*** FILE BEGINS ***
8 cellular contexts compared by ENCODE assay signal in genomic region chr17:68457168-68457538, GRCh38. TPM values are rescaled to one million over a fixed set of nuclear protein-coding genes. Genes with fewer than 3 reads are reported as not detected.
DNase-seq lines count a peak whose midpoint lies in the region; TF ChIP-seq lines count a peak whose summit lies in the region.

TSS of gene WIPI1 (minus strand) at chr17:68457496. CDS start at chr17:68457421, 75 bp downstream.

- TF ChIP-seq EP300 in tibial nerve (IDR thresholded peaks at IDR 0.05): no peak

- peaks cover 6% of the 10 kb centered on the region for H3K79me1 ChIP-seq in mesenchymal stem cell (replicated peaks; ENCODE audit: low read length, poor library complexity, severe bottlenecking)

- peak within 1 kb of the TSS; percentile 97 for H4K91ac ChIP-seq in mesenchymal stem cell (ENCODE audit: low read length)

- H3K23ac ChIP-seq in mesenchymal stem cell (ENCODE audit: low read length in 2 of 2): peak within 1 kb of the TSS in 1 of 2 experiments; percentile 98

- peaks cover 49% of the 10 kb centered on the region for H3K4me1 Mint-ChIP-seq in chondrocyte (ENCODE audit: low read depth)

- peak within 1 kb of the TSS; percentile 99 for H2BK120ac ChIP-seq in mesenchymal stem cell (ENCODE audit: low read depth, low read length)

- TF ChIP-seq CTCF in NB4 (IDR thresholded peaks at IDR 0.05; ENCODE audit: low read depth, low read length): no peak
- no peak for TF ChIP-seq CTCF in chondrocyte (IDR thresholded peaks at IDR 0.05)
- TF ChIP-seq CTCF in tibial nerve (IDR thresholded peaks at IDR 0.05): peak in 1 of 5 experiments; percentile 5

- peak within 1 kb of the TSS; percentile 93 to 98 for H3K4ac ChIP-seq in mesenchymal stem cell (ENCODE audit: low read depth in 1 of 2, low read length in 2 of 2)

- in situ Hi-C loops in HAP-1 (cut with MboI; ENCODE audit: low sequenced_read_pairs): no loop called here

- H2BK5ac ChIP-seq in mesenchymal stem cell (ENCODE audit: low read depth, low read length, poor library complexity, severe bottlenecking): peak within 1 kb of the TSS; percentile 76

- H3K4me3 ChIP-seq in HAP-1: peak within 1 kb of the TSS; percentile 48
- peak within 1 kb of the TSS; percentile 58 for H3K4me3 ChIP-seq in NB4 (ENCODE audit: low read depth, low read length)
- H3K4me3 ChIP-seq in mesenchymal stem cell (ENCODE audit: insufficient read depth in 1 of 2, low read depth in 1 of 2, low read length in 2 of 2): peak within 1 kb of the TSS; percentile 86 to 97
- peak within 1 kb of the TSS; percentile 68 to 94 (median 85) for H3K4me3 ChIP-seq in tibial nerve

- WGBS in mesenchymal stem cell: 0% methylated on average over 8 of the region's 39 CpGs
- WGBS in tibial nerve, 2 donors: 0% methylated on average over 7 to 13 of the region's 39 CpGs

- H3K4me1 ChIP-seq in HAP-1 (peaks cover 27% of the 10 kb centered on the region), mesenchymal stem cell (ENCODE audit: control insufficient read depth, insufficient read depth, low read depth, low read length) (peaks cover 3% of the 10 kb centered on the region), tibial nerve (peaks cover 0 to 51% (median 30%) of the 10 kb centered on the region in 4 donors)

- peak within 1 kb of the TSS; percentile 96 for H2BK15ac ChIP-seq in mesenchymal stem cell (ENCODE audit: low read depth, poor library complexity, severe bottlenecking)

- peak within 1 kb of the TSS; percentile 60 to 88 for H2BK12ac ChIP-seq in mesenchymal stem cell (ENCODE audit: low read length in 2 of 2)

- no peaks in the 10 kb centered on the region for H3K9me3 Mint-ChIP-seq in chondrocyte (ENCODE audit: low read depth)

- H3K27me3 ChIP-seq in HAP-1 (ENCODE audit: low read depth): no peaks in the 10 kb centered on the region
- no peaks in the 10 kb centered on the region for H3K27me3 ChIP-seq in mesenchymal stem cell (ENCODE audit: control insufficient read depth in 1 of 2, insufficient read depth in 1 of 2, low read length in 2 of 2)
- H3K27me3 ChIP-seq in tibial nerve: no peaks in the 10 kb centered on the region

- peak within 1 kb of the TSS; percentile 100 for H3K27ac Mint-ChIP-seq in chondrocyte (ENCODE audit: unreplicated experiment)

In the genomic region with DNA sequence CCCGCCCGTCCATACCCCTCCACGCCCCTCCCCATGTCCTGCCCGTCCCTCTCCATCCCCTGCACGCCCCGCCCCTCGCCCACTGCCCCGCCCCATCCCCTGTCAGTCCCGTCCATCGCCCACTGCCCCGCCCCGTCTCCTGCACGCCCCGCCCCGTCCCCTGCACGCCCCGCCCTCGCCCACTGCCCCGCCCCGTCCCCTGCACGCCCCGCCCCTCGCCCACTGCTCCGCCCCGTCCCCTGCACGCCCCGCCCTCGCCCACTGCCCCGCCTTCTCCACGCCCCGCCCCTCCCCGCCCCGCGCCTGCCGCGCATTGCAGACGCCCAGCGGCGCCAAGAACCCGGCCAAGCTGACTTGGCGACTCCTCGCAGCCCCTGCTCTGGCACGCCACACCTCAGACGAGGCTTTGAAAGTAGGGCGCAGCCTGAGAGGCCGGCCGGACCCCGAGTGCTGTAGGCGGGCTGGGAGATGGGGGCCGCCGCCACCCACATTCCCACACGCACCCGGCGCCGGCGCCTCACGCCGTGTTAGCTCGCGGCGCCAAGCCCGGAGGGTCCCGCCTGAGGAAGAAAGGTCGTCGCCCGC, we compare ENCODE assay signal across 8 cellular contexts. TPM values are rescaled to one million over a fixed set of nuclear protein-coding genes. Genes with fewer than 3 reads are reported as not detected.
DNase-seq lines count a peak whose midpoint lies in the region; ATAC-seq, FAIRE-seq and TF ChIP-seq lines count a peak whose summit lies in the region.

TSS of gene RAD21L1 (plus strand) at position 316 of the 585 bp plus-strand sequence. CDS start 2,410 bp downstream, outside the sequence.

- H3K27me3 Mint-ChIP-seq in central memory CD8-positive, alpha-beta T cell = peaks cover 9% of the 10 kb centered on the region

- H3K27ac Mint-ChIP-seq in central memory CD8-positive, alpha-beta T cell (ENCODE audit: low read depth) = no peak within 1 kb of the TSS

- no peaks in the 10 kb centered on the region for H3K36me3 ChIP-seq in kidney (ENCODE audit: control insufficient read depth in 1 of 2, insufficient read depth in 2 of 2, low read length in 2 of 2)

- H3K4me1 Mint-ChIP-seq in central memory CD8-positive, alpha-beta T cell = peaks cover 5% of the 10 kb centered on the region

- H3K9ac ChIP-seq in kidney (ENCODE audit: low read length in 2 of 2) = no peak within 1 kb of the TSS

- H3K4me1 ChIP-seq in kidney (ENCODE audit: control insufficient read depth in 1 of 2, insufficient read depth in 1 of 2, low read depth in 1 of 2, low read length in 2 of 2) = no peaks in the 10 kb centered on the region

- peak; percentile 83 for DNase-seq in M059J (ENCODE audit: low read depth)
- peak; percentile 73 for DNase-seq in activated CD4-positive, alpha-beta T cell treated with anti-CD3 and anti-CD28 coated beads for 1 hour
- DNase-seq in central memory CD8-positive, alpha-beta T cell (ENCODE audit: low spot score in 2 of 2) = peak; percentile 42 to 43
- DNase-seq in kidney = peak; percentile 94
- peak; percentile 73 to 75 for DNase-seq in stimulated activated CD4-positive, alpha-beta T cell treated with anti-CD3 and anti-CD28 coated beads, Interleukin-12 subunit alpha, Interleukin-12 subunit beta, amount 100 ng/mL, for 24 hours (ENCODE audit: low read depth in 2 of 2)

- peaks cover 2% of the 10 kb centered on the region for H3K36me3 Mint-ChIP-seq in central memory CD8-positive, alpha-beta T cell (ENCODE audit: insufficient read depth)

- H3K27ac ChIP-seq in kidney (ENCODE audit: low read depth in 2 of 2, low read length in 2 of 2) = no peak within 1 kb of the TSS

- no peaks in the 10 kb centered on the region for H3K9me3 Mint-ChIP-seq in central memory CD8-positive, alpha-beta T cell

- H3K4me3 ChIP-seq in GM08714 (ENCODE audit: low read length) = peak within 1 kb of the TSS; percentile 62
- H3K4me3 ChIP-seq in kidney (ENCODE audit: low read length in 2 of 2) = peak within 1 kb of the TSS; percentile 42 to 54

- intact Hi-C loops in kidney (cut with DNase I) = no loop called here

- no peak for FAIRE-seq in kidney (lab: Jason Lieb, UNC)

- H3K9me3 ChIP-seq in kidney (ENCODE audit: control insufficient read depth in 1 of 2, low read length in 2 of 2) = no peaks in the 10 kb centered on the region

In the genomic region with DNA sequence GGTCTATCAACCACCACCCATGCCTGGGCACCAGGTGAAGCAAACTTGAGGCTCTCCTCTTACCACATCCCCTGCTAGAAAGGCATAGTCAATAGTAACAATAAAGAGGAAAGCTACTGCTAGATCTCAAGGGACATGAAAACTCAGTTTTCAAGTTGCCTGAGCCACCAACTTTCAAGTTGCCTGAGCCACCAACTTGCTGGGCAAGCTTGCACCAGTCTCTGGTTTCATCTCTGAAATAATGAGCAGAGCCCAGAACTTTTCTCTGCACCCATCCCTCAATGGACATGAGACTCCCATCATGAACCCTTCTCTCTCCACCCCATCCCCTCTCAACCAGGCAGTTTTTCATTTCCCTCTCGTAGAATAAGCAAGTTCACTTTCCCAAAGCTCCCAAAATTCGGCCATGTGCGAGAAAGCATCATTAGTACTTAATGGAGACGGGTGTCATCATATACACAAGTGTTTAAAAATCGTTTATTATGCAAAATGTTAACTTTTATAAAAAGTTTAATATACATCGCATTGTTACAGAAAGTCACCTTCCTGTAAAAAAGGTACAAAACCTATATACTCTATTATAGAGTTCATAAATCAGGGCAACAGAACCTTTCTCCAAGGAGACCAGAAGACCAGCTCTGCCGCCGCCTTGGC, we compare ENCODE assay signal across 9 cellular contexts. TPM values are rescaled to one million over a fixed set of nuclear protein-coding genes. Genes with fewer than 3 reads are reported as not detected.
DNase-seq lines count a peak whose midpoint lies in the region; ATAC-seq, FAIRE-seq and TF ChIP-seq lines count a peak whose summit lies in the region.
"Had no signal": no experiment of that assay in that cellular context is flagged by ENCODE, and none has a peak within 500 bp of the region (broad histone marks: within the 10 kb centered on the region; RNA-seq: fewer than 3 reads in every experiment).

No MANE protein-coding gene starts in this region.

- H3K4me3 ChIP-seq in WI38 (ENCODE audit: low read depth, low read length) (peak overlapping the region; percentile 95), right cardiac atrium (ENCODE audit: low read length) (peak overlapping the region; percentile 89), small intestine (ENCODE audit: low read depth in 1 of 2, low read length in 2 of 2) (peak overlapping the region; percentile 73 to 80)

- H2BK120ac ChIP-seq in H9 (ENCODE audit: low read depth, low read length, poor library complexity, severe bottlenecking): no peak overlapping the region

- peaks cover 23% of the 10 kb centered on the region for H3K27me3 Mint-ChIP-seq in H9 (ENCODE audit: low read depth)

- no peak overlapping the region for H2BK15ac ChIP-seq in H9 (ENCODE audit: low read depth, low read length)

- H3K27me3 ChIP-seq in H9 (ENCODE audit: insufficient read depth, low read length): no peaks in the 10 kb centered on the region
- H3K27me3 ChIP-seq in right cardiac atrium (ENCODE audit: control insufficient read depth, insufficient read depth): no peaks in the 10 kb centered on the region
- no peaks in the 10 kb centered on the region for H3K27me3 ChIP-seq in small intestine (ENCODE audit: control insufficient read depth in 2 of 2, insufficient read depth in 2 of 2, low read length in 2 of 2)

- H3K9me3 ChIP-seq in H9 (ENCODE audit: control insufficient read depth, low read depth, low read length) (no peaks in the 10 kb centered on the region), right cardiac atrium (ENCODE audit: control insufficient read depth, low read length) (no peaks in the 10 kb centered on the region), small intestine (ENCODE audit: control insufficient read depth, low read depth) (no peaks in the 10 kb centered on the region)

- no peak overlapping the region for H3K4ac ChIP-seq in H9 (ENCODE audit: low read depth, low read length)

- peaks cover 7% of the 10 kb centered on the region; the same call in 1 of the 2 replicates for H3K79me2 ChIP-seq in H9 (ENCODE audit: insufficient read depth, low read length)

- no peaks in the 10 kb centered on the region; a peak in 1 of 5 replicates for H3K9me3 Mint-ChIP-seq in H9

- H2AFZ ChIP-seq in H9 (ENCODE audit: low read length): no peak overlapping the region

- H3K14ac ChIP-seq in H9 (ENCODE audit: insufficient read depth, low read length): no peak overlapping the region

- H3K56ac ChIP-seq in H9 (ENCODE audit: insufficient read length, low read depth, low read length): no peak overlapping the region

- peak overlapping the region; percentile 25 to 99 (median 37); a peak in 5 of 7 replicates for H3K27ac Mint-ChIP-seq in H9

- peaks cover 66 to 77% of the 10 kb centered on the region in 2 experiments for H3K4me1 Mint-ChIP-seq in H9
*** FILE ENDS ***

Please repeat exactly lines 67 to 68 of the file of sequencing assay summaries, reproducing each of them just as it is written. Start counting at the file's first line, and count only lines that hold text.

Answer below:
- H2AFZ ChIP-seq in H9 (ENCODE audit: low read length): no peak overlapping the region

- H3K14ac ChIP-seq in H9 (ENCODE audit: insufficient read depth, low read length): no peak overlapping the region